While we’re exchanging pleasantries here, in semi real time – although this column will not be most read until March 6th (I need to submit it on Monday, March 3rd as we go to press on Tuesday, March 5th), I feel the obligation, given how last week’s column ended, to update you on the results from my February 26th CT Scan. Presumably, by the title you all have determined that as of this writing, Saturday, March 1st, I have not heard back from my oncologist. Typically, I would have already heard from him, electronically. But so far, not a peep, electronic or otherwise and believe me, I’ve been checking, as you might imagine.
This non-communication has happened twice before that I can remember. The first time, my oncologist did not e-mail results to me because he said, as a presumptive courtesy, he doesn’t like to share bad news in an e-mail. The second time he neglected to send a post-CT Scan e-mail, the news was good and sort of not worth mentioning, he said, because the news wasn’t bad; if that makes any sense at all. Either way, the silence is hardly golden. And the longer I live, the less patience I have for such irregularities.
And what complicates my interpretation of this most recent electronic silence is that I have previously made it clear to my oncologist that my not receiving these post-CT Scan results, however good, bad or indifferent they may be, is far more difficult for Team Lourie than actually receiving them. So now, after we’ve established these communication guidelines (expectations, requirements even) it is a bit perplexing as to why we’ve not heard anything. But is it cause for concern? I’ll tell you what it’s cause for: unnecessary and barely controllable anxiety and stress concerning the interpretation of what any of it definitively means.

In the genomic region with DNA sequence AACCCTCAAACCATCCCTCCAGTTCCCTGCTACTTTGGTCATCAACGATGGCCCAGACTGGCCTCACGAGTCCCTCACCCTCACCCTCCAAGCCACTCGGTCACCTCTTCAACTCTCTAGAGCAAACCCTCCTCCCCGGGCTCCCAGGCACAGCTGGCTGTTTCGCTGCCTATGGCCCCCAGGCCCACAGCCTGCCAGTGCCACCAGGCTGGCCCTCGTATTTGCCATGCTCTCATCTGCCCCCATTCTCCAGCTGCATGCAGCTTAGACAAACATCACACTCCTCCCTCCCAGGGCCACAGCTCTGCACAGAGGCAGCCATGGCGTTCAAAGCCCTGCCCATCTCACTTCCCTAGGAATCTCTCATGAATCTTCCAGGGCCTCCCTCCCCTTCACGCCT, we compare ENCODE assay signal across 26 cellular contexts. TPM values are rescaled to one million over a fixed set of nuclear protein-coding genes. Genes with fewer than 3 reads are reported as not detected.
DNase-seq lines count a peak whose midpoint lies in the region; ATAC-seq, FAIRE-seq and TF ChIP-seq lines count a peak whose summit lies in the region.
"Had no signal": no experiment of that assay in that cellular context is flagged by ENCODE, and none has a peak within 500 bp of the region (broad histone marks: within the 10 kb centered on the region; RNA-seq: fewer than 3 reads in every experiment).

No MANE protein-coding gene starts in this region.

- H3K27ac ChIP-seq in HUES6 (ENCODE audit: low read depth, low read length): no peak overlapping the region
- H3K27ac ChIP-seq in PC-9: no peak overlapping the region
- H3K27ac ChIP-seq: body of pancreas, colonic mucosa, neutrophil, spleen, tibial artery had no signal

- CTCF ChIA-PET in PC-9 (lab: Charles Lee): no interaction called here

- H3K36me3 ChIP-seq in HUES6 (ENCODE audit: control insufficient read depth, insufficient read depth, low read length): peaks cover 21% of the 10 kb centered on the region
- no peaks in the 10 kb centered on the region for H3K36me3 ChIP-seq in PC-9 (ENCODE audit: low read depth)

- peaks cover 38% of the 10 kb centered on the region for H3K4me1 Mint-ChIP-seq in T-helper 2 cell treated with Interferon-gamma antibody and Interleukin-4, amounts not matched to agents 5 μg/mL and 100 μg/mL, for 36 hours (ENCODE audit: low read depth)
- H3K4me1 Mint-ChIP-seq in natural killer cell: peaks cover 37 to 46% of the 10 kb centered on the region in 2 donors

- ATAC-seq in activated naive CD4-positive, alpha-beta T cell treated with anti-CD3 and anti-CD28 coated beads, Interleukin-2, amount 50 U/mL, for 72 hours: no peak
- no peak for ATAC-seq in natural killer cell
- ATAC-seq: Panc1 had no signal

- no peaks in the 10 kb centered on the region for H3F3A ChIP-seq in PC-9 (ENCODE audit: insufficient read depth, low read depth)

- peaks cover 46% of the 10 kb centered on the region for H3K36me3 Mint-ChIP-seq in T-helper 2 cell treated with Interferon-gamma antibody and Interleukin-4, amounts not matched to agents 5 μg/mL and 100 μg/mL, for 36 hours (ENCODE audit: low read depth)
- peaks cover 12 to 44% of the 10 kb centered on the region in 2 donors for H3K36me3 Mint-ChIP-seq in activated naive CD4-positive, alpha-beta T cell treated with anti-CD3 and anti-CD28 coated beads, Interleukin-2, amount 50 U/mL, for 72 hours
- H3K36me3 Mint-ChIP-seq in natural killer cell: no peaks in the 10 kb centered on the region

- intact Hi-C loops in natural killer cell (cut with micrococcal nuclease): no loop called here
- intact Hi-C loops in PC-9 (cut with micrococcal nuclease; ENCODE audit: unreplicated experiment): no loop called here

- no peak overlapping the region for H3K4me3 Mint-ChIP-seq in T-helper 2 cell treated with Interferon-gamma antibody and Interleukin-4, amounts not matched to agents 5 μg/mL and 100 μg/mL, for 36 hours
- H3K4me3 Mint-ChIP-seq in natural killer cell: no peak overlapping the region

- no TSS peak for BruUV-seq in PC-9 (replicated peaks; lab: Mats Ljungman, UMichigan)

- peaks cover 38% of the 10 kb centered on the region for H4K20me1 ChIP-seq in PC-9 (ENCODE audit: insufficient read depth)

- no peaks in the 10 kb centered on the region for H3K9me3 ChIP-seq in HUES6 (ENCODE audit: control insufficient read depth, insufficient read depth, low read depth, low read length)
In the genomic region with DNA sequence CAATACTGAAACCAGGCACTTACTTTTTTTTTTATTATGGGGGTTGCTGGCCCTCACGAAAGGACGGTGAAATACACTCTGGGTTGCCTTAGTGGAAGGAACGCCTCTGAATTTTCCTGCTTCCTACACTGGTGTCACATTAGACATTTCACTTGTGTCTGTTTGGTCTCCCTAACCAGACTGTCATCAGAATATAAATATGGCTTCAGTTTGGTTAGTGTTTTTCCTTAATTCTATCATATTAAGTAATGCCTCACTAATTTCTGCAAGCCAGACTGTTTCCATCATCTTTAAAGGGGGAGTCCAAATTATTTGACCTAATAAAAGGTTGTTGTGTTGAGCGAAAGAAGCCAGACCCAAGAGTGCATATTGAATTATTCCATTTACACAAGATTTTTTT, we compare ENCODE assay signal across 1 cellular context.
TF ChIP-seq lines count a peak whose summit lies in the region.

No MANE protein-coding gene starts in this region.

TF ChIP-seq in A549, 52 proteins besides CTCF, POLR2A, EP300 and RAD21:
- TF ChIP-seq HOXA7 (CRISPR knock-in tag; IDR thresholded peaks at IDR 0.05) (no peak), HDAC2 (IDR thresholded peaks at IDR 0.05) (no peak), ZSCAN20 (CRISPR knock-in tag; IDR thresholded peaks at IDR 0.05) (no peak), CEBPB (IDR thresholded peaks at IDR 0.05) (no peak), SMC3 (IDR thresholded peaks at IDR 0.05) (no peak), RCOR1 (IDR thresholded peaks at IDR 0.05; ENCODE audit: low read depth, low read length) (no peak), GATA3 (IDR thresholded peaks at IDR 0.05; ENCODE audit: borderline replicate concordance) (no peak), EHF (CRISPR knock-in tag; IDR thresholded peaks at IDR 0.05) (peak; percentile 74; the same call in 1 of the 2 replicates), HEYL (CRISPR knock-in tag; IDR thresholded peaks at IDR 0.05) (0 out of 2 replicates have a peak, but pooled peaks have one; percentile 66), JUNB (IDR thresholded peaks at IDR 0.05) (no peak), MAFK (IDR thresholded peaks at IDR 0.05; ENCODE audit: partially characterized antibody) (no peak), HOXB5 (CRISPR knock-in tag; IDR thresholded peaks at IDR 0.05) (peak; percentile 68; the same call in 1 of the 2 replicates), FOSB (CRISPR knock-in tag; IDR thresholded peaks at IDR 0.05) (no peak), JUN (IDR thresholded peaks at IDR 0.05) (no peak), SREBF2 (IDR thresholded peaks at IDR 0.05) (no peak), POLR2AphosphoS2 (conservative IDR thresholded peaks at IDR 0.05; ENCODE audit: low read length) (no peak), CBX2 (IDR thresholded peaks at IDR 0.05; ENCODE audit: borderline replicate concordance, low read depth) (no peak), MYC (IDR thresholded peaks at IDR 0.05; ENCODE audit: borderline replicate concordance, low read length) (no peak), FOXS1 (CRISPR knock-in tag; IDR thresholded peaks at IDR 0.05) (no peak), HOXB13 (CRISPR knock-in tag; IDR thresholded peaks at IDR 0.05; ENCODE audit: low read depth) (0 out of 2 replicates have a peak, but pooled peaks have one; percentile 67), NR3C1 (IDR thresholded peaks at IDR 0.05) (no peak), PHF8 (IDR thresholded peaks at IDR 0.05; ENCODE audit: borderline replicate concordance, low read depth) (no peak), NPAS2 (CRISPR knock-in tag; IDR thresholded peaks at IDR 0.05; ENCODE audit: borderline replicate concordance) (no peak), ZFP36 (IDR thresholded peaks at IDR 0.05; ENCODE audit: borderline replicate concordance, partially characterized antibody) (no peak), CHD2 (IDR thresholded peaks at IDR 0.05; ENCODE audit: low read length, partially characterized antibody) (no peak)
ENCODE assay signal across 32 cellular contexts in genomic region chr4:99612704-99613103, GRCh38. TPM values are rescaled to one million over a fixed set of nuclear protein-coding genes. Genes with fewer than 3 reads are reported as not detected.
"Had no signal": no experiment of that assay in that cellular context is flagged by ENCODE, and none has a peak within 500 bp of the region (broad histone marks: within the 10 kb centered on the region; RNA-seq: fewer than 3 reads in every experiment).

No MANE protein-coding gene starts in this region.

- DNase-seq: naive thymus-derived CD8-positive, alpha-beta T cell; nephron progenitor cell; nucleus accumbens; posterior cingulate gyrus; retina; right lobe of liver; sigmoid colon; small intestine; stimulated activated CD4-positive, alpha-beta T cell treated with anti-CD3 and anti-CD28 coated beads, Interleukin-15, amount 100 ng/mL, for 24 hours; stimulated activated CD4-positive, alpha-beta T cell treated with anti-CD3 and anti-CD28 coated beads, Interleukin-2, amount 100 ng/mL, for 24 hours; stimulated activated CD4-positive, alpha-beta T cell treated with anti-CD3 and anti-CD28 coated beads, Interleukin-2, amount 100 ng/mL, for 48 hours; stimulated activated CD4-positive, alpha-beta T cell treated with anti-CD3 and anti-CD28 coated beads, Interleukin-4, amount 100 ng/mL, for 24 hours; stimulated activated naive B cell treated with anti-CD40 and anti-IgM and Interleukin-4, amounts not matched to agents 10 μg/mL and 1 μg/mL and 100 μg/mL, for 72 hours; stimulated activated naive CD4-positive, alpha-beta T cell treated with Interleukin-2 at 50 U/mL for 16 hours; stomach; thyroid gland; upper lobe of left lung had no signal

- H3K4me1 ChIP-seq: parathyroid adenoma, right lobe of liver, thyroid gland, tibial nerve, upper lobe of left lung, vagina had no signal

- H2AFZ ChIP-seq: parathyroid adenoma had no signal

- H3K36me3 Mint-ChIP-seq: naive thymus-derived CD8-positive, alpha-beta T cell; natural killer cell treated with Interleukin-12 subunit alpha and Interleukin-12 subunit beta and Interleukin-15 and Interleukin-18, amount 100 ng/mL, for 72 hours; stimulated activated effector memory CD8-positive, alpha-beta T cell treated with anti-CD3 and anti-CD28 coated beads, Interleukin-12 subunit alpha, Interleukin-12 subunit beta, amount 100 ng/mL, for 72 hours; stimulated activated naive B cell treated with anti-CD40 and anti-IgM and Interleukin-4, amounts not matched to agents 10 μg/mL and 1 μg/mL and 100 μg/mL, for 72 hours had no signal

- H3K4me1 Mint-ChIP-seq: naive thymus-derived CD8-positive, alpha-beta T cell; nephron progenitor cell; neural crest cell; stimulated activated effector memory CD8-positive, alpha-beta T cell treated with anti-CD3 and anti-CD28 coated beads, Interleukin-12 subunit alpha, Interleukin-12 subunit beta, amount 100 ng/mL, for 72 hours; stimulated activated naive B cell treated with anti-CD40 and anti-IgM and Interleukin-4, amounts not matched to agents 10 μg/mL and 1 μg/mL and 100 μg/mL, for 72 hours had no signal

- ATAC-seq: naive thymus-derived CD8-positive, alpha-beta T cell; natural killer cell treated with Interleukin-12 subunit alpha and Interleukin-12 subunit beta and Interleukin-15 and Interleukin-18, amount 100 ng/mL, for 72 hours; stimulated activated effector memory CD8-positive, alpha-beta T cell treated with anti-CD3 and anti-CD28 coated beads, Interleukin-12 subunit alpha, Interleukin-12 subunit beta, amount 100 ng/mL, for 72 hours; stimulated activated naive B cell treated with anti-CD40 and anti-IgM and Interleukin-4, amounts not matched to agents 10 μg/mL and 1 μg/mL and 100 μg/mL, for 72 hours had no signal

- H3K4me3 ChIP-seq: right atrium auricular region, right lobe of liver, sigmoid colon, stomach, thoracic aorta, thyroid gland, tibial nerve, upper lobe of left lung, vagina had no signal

Maybe it means nothing because there was an internal computer problem that "sent" e-mails into cyberspace, rather than their intended recipients? Perhaps the staff Radiologist called in sick that day or had to leave town unexpectedly and no replacement could be found – in a timely manner, to read all the X-Rays, CT Scans, MRIs, etc. that day and as a result, results and communication of said results have been delayed? Maybe my oncologist is on vacation or out sick himself or had to leave town unexpectedly and my scan results/his assessment/summary of them are sitting in his in box and were not sent because, as I would understand, he prefers to send out his own e-mails? Heck, there might even be protocol/privacy issues that prevent such communications from being forwarded unless all parties agree in advance. In fact, never before have I received e-mails from any other oncologist. It’s always been Dr. "H." Or maybe, the results are so bad that, despite our previous conversations on the subject, my oncologist is ignoring my preference in order to tell me in person, since he will be seeing me on Friday, March 7th for our regularly scheduled post-CT appointment? Or maybe the results are so good, he wants to tell me in person and see for himself the joy and relief his care has brought to a patient of his whom he originally characterized as terminal and gave a "13-month to two-year" prognosis? Or, as Paul Harvey never said: you don’t know the rest of the story.
Consequently, what one experiences, as maybe you can tell from the previous paragraph, is a non-stop rearranging and reinterpreting of one’s medical circumstances, potential medical circumstances, real and/or imagined medical circumstances, and anxiety over any and all of them.
Still, I’ve been through this kind of waiting before for medical results. It’s not easy, but I can handle it. Nevertheless, it sort of seems like a waste of my ability to handle such things, given the seriousness of what I may yet have to handle.